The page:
I first found out about Lending Club last summer (in 2012) after Tynan posted an article on his blog about it. There seems to be a healthy skepticism about using it, so I thought I'd offer my two cents after 9 months of activity.
If you haven't checked it out, I encourage you to visit the website a bit. The company is a middleman for lenders and borrowers. A typical customer may want to consolidate their debt, or pay some unexpected bills, and ask for a loan from Lending Club. The company itself will do some due diligence to make sure what the borrower is claiming as income, employment history, etc. is true. The loan itself is then listed on the website, and lenders (us) combine their money to fulfill the loan. This is a very simplistic explanation, but it's enough to get you started.
My experience has been great. I'm averaging about 20% returns. So far, in an admittedly short time-frame, I have yet to have any borrowers miss a payment. I have 3 portfolios set up, including one named "Monthly" that I contribute to automatically each month on the 15th. As soon as a portfolio receives $25 in payments, I purchase another note and add it back into the portfolio.
To find a loan you like, Lending Club really makes it easy with filters. Personally, I filter based on employment length and income level. Then, I sort the matches by return rate, and start making my way through each description. The employment filter maxes out at 5 years, but the note description itself goes to 10+. I typically look for at least 8 years of employment, and focus on the ones that have an actual company listed (they seem to be more likely to meet Lending Club's review process).
I pay attention to the purpose of the loan, but honestly I'm not sure I've held to any sort of pattern or criteria. I like investing in medical-related loans because I feel like I'm really helping that person out in a time that has to be extremely stressful. I also like helping small business loans because of my general interest in the health of small businesses, but these are likely some of the riskier loans to make. By far the most common reason for borrowing is debt consolidation. Assuming there aren't too many red flags, such as more than 5 inquiries in the last 6 months or a high revolving line utilization ratio, I'm comfortable investing in these.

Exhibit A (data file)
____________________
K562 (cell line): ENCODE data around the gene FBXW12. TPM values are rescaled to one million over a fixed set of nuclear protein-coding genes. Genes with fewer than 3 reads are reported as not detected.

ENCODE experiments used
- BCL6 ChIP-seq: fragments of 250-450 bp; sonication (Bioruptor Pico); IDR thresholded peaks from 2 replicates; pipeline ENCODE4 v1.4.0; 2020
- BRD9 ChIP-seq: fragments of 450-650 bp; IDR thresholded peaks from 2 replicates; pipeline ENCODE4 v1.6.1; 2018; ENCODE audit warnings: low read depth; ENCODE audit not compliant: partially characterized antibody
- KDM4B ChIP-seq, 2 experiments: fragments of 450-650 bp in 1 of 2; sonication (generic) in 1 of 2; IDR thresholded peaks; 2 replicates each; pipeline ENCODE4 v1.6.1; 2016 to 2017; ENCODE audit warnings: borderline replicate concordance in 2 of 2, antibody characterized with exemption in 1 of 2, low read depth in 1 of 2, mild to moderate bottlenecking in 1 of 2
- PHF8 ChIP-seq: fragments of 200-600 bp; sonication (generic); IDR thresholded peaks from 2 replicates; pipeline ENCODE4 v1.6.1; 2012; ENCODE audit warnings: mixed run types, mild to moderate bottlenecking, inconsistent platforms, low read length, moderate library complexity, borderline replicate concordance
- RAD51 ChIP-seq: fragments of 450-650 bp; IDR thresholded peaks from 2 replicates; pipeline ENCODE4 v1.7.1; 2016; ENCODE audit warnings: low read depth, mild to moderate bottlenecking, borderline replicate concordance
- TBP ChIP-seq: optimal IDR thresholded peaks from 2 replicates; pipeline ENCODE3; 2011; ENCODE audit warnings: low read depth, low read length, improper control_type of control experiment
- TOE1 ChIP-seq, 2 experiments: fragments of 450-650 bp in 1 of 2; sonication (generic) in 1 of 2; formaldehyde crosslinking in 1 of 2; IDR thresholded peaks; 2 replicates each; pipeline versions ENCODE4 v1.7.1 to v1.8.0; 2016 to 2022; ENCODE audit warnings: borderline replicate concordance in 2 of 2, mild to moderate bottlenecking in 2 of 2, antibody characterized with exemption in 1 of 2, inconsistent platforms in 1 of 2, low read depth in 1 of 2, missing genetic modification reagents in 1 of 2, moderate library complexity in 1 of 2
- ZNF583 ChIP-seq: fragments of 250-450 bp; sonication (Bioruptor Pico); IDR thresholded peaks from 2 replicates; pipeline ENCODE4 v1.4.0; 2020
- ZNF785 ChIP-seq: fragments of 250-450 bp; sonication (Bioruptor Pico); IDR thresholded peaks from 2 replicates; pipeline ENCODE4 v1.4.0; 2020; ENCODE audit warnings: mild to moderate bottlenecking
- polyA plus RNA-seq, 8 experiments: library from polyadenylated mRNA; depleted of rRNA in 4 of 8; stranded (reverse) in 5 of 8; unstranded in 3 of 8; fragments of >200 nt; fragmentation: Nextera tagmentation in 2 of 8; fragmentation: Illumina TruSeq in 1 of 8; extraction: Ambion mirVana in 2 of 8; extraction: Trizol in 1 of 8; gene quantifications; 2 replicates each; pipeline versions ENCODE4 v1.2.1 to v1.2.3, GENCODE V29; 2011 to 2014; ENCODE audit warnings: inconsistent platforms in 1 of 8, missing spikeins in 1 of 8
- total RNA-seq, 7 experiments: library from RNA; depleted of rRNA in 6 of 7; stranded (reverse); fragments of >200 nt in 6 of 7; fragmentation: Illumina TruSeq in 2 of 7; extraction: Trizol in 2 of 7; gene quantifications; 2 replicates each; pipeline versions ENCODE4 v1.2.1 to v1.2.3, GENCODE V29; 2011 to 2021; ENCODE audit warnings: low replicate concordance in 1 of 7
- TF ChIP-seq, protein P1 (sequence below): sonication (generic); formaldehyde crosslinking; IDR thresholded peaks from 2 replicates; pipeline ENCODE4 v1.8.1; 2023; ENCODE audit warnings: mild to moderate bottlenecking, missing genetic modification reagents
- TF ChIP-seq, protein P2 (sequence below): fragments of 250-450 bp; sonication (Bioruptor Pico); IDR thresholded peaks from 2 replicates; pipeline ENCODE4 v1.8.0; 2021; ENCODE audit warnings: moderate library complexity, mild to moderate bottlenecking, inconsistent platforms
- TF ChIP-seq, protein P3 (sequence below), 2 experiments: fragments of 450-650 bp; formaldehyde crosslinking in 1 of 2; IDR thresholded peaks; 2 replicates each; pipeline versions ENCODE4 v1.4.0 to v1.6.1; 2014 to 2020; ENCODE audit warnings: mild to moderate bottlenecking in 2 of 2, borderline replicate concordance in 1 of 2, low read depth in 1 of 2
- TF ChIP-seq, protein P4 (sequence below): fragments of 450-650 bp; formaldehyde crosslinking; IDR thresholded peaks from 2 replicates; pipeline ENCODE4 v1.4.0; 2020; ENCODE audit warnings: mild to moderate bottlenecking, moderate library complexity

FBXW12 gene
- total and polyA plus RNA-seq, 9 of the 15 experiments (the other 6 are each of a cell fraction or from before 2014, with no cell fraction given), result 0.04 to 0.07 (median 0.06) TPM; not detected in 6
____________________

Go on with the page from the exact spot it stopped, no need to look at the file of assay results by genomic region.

There are two things I do not care for. First, usually 25-50% of the loans I invest in end up being cancelled, which is frustrating because it means I have to go back a few days later and reinvest the funds. It's mainly an inconvenience. I'm somewhat grateful for it, though, because the loans that are cancelled are the loans that probably shouldn't be invested in anyway.
There also seem to be restrictions on the loans themselves. All loans are for either 3 or 5 years, and there is a max of $35,000. I'm not entirely sure why these restrictions are in place, but I'd like to see more options in the future. 6 month and 1 year options would be great, as they would make the investment slightly more liquid. Deciding to invest money in a loan that you'll receive little bits at a time over several years is a big decision. If something happens to me tomorrow, I can't just sell some loans and get my money back like I can do with stocks and other investments.
Overall, I believe this deserves consideration for your investment. The returns are great, and ultimately the risk is fairly limited because you'll end up investing in dozens or hundreds of different people, spread across the country, who work in a variety of industries.
If you have any questions or comments, please feel free to ask. If you're interested in joining, you can send me a private message with your email and I can send you an invite, which Lending Club will pay you $100 for (as far as I know, I receive nothing for this).
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If Lending Club (the company) ever folded for some bizzare reason overnight (i.e. it was found that half the investment money was going to terrorists) would you instantly lose all your cash or is there some external protection mechanism in place?
The answer to this is basically "nobody knows."
If there is a bankruptcy, LC says that they will continue to pay notes as quickly as they can, but because of the nature of bankruptcies the payments may be delayed and end up being substantially less than what's owed. However, this is true when you invest in any company that then goes into bankruptcy.
If there's an overnight shutdown, your guess is as good as mine. The borrowers' identities are protected from lenders, so there would be no way for me or anybody else to go after the borrowers directly. Again, though, I'm not sure this is different than any other company.
It's a good point, and I'll be the first to recommend investing in several different companies and investment vehicles to keep your risk limited. The bankruptcy scenario is more likely, and definitely a possibility considering the company is still new and growing, the market is pretty open for new companies to steal share, and the economy is still uncertain.
Now is probably a good time for the disclaimer that I am not offering investment advice, I'm simply sharing my experience :-)